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About Hedges

Hedgerows: the unsung heroes of nature

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Hedges are the UK's largest priority habitat

Hedgerows – whether we’re talking the leafy border around your garden or the iconic patchwork across the British countryside – they have the remarkable potential to help us tackle climate change and biodiversity loss.

Yet we’ve lost 50% of our hedgerows since World War II – and around 60% of the hedgerows we still have aren’t in good condition.

So caring for our hedgerows is a real way we can tackle the environmental challenges of our time.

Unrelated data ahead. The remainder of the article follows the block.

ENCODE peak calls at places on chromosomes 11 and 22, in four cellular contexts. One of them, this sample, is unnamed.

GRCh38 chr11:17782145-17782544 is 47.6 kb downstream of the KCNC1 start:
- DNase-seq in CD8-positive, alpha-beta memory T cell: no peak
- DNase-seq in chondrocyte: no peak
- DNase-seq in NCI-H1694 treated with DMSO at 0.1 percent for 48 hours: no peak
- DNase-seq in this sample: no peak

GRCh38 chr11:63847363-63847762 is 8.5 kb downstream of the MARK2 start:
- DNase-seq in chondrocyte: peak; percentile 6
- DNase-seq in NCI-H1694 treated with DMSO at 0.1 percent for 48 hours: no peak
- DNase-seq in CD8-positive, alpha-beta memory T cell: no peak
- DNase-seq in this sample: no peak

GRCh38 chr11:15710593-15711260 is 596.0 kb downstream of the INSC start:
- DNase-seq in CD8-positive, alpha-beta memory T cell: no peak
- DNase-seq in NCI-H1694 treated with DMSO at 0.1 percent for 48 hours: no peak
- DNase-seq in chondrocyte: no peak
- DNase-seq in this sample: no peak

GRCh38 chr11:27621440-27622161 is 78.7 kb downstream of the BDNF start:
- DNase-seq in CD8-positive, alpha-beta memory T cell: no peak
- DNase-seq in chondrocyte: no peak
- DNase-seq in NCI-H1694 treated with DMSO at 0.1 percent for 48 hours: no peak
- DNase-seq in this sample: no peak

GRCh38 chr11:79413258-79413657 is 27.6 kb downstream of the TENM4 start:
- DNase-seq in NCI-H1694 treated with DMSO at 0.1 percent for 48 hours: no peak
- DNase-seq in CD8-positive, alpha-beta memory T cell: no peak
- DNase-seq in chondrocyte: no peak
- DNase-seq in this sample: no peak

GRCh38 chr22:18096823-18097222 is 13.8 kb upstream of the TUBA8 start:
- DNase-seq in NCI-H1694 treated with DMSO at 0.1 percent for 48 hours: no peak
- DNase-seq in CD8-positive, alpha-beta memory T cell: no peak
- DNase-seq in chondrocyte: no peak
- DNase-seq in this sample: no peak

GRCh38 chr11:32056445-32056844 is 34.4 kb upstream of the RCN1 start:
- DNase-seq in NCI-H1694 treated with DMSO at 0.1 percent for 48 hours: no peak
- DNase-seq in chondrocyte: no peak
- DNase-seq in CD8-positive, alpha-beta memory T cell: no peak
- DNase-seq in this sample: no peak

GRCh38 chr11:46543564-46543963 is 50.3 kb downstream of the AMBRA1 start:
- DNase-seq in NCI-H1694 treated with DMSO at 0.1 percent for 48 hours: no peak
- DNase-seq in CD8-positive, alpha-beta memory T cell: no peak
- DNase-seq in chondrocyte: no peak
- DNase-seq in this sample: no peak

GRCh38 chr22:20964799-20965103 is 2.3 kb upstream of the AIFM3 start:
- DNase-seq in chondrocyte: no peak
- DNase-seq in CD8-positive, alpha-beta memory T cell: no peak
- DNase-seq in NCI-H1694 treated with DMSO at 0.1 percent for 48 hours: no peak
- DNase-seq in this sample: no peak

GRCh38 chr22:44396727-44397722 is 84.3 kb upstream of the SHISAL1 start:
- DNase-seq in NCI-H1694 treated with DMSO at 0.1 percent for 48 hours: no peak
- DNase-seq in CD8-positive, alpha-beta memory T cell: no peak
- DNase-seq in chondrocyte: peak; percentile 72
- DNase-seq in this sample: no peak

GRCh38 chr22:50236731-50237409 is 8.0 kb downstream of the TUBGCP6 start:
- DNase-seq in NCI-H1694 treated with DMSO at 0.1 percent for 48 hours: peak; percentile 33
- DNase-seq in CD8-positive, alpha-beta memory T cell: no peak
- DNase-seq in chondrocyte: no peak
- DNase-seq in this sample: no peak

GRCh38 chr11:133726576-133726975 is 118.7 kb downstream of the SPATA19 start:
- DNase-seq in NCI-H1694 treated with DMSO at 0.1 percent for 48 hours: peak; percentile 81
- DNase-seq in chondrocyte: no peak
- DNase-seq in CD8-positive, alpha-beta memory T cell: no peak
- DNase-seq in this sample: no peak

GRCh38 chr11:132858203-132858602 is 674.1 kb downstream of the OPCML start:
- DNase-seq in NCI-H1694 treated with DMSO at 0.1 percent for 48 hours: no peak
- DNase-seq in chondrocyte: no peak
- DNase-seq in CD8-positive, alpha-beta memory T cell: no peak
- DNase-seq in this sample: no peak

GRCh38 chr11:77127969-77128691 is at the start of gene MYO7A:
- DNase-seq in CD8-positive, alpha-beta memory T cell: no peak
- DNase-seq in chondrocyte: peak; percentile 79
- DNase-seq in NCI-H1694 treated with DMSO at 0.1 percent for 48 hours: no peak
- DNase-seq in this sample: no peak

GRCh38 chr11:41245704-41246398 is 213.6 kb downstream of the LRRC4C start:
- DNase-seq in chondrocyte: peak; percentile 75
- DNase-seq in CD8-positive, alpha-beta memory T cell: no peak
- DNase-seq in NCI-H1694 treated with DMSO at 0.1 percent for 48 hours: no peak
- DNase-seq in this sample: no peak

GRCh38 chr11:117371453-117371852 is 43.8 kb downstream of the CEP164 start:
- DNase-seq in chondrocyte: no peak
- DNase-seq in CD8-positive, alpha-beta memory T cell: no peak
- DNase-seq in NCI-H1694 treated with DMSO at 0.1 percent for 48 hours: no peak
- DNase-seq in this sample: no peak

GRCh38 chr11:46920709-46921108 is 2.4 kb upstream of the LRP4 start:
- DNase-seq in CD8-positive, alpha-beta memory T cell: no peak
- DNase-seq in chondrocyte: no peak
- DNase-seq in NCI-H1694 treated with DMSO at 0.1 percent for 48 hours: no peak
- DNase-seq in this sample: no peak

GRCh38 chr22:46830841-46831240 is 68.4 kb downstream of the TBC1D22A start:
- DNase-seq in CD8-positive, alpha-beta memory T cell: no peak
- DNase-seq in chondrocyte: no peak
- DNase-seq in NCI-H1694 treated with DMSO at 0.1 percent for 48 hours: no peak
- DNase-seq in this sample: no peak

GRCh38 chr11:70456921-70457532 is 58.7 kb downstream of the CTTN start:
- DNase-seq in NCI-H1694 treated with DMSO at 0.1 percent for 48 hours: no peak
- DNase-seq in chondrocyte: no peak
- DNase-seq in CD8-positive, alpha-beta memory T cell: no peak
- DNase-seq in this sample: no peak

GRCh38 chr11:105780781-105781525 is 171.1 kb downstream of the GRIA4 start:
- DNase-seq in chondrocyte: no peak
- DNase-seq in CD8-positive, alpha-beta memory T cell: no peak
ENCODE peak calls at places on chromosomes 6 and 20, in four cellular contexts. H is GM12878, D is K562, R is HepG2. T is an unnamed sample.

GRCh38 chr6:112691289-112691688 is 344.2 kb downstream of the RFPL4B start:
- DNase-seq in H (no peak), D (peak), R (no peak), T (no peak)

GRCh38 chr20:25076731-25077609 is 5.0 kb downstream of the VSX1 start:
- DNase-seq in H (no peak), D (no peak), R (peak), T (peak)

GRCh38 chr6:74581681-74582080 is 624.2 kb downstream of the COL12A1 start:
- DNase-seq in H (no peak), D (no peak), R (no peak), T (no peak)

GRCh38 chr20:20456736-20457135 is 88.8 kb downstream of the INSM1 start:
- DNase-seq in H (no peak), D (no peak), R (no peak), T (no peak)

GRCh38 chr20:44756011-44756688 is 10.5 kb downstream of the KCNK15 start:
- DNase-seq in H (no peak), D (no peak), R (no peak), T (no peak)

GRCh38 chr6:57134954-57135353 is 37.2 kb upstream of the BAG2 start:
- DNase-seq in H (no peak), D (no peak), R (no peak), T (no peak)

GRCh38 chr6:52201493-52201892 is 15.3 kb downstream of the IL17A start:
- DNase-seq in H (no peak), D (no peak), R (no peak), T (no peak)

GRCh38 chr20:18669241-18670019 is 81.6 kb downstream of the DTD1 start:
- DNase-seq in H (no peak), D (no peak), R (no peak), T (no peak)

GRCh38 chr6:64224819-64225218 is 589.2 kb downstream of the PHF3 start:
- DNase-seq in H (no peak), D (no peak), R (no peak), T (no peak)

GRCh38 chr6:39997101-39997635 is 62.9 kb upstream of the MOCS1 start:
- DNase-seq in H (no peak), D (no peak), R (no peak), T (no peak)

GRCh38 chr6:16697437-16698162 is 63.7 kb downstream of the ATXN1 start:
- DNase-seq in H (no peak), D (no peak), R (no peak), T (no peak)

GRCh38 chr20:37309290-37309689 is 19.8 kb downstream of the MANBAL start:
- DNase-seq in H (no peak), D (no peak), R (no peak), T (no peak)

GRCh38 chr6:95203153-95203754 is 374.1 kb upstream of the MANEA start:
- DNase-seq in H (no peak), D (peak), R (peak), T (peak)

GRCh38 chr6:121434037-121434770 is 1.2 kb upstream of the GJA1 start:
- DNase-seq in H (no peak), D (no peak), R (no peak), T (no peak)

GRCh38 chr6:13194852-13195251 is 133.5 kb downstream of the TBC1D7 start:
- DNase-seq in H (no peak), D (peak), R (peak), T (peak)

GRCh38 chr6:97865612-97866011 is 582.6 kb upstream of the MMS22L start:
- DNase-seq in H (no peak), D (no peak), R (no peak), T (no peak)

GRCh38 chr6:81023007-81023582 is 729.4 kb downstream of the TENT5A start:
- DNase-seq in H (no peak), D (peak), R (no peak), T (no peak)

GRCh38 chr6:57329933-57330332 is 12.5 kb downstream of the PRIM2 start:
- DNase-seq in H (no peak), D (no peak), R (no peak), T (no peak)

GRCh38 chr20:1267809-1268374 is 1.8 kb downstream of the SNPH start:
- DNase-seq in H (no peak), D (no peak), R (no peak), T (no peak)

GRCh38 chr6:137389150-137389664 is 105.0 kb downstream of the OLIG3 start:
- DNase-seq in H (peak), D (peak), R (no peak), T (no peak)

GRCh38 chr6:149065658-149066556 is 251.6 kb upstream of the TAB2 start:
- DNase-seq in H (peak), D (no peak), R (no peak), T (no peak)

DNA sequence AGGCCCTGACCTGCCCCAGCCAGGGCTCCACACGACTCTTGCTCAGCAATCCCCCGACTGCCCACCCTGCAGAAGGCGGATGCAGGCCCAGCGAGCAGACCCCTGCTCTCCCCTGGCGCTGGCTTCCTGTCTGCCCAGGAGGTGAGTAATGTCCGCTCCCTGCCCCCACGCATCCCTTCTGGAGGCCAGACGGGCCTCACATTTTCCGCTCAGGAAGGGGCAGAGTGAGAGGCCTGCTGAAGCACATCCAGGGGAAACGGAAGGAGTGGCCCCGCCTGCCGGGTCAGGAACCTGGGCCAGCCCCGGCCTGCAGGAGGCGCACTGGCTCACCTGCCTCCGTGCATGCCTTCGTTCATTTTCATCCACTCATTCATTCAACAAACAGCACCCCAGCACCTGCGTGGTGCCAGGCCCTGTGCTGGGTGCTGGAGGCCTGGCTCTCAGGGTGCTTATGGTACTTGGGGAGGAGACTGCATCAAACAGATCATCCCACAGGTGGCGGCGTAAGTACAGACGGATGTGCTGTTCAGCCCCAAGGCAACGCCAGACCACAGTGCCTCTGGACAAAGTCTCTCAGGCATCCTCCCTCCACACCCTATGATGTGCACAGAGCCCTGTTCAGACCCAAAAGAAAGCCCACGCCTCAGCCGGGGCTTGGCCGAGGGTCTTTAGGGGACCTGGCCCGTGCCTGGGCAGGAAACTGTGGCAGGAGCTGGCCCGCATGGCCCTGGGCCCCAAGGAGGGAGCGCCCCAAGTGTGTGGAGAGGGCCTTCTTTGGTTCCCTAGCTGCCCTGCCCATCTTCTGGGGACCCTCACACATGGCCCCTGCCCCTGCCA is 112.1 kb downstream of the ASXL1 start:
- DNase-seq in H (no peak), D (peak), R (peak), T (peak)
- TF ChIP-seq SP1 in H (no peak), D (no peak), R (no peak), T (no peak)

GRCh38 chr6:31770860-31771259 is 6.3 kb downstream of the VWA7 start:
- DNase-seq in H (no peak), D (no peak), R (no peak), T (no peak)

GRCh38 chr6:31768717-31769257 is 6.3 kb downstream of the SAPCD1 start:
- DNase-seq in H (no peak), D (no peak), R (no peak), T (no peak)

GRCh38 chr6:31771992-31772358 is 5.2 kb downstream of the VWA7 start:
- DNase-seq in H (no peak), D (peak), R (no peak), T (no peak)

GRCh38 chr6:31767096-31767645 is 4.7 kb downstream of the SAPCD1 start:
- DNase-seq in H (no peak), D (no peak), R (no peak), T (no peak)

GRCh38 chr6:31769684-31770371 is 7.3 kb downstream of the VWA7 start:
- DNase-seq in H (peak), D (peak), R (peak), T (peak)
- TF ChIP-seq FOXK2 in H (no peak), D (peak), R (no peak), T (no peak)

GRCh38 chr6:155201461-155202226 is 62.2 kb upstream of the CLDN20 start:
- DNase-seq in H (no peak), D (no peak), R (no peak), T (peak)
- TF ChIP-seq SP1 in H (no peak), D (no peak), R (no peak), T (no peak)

But we need everyone to get involved

Things you may not know about hedges

  • Hedges are brilliant at capturing carbon – annually, a new hedgerow can absorb the carbon produced by a car travelling over 1,000 kilometres
  • Due to their presence at the level of pedestrians, hedgerows are natural barriers to harmful air pollution in our streets
  • Hedgerows are the UK’s largest priority habitat – and are home to 80% of our woodland birds
  • 50% of UK hedgerows have been lost since WWII and of those that remain, 60% are badly-managed
  • The Climate Change Committee has advised that the UK needs to increase our hedgerows by 40% to meet our 2050 net zero target, which means planting 200,000km of new hedgerows  – the equivalent of half the length the UK road network
  • Healthy hedgerows are essential habitats for UK biodiversity, supporting over 2,000 species including the hedgehog and several European Protected Species, notably the dormouse, most species of bat, the great-crested newt and many more